Wed Jun 27, 2012, 07:03 PM
RandySF (14,159 posts)
CA bill would allow school districts to cut three additional weeks of class.
Call it a last-minute clarification or a June surprise, another piece of bad news: A trailer bill that the Legislature will vote on Wednesday permits districts to slash the school year by an additional three weeks for the next two years, if voters reject Gov. Brownís tax increase in November. Thatís twice what Gov. Jerry Brown seemed to suggest in the May budget revise when he proposed the elimination of 15 days divided over a two-year period. Instead, the Legislature is prepared to authorize a 160-day year, likely the lowest in the nation and far behind other advanced nations; nearly all states have a 180-day year, which California also required before 2010.
In one sense, nothing has changed. Brown hasnít suggested less funding for schools than the $53.6 billion for 2012-13 that the Legislature approved in passing the budget last week. Districts will have to negotiate a shorter year with their unions; they canít declare it unilaterally, and most districts wonít go that low.
But the language in AB 1476 (section 50, midway through a very long bill) is a stark message that a defeat of the tax increase will create more than a one-year revenue crisis for schools.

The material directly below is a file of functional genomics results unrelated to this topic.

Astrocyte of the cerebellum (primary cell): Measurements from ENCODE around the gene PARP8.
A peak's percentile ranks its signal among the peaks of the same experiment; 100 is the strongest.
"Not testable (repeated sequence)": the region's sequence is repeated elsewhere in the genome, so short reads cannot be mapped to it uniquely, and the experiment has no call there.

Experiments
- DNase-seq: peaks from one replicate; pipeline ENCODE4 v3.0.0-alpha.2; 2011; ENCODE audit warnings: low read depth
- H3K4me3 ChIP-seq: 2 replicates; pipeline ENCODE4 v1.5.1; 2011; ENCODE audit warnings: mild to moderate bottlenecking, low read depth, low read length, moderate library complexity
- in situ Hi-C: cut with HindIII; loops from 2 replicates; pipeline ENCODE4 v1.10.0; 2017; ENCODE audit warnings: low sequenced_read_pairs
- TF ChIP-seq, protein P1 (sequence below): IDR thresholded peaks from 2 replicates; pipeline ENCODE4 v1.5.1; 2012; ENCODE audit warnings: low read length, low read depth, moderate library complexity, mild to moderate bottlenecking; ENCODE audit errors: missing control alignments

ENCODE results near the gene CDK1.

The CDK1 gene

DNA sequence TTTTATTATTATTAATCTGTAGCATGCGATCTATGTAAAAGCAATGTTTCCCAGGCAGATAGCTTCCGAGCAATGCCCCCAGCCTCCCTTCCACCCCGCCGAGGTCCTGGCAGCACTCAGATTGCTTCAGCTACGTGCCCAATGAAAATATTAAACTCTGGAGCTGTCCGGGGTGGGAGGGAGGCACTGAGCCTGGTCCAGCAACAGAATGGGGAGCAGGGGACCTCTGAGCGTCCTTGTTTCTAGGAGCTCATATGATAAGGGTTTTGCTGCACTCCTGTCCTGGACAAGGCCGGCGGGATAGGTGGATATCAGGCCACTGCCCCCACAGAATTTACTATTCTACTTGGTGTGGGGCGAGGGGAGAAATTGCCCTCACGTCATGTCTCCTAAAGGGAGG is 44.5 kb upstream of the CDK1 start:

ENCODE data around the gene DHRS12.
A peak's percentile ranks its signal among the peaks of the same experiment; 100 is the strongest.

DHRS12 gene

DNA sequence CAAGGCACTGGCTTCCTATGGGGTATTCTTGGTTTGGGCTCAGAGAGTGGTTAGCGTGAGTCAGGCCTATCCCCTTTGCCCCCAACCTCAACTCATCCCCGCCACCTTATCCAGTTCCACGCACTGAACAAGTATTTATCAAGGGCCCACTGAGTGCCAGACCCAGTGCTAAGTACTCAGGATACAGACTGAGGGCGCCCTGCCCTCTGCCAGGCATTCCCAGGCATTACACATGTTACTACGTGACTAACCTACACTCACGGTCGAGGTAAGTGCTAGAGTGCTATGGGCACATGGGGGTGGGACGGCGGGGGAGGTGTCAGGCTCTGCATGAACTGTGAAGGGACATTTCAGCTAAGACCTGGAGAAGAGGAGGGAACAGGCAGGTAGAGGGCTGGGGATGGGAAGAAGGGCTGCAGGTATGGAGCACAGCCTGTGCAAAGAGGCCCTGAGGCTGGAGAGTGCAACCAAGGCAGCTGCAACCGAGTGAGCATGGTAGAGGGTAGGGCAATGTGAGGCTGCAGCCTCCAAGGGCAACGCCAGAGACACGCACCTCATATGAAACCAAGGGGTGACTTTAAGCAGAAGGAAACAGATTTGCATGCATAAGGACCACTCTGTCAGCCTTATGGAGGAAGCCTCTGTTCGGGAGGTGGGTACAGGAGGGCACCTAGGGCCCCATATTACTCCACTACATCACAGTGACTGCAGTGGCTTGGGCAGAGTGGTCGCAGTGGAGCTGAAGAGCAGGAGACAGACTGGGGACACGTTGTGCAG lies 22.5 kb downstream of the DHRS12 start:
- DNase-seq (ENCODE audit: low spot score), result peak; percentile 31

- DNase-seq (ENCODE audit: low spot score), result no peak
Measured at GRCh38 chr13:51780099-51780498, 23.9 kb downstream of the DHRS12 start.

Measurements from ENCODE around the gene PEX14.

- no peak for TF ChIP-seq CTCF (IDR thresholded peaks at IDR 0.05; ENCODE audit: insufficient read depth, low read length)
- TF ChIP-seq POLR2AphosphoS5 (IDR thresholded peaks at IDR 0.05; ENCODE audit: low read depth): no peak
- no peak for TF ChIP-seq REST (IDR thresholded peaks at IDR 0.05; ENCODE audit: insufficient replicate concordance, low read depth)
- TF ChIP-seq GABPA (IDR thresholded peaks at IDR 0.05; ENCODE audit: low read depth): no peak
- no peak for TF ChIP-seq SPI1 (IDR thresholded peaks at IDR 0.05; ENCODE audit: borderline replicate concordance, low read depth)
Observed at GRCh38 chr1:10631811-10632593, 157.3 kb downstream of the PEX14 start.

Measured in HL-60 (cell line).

Brown basically spared K-12 schools cuts in this yearís state budget but is promising to slash school funding by $5.5 billion if voters reject the income tax/sales tax increase. That translates to $441 per student, about an 8.4 percent cut in funding. Eliminating 15 days out of a minimum 175 days would be an 8.6 percent cut in the calendar. So cutting 7.5 days each of the next two years would solve only half of the gap, leaving districts to make other cuts through layoffs, benefits, or non-pay areas.
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CA bill would allow school districts to cut three additional weeks of class. (Original post)
Response to msongs (Reply #1)
Wed Jun 27, 2012, 07:32 PM
mbperrin (7,672 posts)
2. Nah. Just tell the kids the last week of school to study a month's worth.
That'll fix it.
Or why have school at all? Just print diplomas and hand them out to 18 year olds.
After all, there are no consequences to having a poor education system? Are there? Heck, Somalia gets along just fine without education OR government!
Response to RandySF (Original post)
Sun Jul 8, 2012, 10:33 AM
LWolf (45,880 posts)
3. 160 days is not the lowest in the nation.
My district has a 167 day school year when no days are cut. Four of those days are parent conference days, which are counted as "student contact." So, really, our standard year has 163 instructional days when no days are cut. Of course, for the last several years, we've cut days; anywhere from 6 to 20, depending on the budget and the result of negotiations. I'm sorry to see CA go down that path.